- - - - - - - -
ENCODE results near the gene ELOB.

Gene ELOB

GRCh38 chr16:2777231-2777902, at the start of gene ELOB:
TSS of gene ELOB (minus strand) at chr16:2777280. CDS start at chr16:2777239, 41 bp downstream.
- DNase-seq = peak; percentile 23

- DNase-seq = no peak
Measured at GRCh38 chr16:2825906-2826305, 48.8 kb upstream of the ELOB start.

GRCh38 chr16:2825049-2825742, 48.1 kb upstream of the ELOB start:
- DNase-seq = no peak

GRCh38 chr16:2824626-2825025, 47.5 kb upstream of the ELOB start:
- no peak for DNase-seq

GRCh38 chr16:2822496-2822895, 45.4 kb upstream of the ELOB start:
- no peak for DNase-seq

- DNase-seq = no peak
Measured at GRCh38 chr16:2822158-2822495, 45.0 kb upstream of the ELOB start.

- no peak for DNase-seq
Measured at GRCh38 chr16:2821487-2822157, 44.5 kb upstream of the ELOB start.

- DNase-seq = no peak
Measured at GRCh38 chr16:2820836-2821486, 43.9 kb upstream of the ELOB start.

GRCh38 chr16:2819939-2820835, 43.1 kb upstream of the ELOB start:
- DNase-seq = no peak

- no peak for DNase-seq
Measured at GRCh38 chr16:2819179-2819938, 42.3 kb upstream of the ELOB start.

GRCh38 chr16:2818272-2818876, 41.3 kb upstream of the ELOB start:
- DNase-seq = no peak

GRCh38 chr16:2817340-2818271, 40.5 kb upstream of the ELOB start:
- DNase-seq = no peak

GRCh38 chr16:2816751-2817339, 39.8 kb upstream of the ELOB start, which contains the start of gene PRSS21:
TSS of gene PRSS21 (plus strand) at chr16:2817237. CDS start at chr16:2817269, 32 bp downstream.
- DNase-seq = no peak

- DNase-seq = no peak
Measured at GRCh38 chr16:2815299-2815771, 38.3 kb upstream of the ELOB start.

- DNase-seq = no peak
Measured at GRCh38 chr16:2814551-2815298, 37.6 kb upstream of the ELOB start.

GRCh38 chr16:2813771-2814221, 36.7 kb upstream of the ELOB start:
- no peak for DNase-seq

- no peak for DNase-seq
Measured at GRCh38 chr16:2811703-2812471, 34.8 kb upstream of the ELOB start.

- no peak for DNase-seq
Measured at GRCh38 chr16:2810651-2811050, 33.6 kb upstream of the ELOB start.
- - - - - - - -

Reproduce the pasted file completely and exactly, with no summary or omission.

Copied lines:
ENCODE results near the gene ELOB.

Gene ELOB

GRCh38 chr16:2777231-2777902, at the start of gene ELOB:
TSS of gene ELOB (minus strand) at chr16:2777280. CDS start at chr16:2777239, 41 bp downstream.
- DNase-seq = peak; percentile 23

- DNase-seq = no peak
Measured at GRCh38 chr16:2825906-2826305, 48.8 kb upstream of the ELOB start.

GRCh38 chr16:2825049-2825742, 48.1 kb upstream of the ELOB start:
- DNase-seq = no peak

GRCh38 chr16:2824626-2825025, 47.5 kb upstream of the ELOB start:
- no peak for DNase-seq

GRCh38 chr16:2822496-2822895, 45.4 kb upstream of the ELOB start:
- no peak for DNase-seq

- DNase-seq = no peak
Measured at GRCh38 chr16:2822158-2822495, 45.0 kb upstream of the ELOB start.

- no peak for DNase-seq
Measured at GRCh38 chr16:2821487-2822157, 44.5 kb upstream of the ELOB start.

- DNase-seq = no peak
Measured at GRCh38 chr16:2820836-2821486, 43.9 kb upstream of the ELOB start.

GRCh38 chr16:2819939-2820835, 43.1 kb upstream of the ELOB start:
- DNase-seq = no peak

- no peak for DNase-seq
Measured at GRCh38 chr16:2819179-2819938, 42.3 kb upstream of the ELOB start.

GRCh38 chr16:2818272-2818876, 41.3 kb upstream of the ELOB start:
- DNase-seq = no peak

GRCh38 chr16:2817340-2818271, 40.5 kb upstream of the ELOB start:
- DNase-seq = no peak

GRCh38 chr16:2816751-2817339, 39.8 kb upstream of the ELOB start, which contains the start of gene PRSS21:
TSS of gene PRSS21 (plus strand) at chr16:2817237. CDS start at chr16:2817269, 32 bp downstream.
- DNase-seq = no peak

- DNase-seq = no peak
Measured at GRCh38 chr16:2815299-2815771, 38.3 kb upstream of the ELOB start.

- DNase-seq = no peak
Measured at GRCh38 chr16:2814551-2815298, 37.6 kb upstream of the ELOB start.

GRCh38 chr16:2813771-2814221, 36.7 kb upstream of the ELOB start:
- no peak for DNase-seq

- no peak for DNase-seq
Measured at GRCh38 chr16:2811703-2812471, 34.8 kb upstream of the ELOB start.

- no peak for DNase-seq
Measured at GRCh38 chr16:2810651-2811050, 33.6 kb upstream of the ELOB start.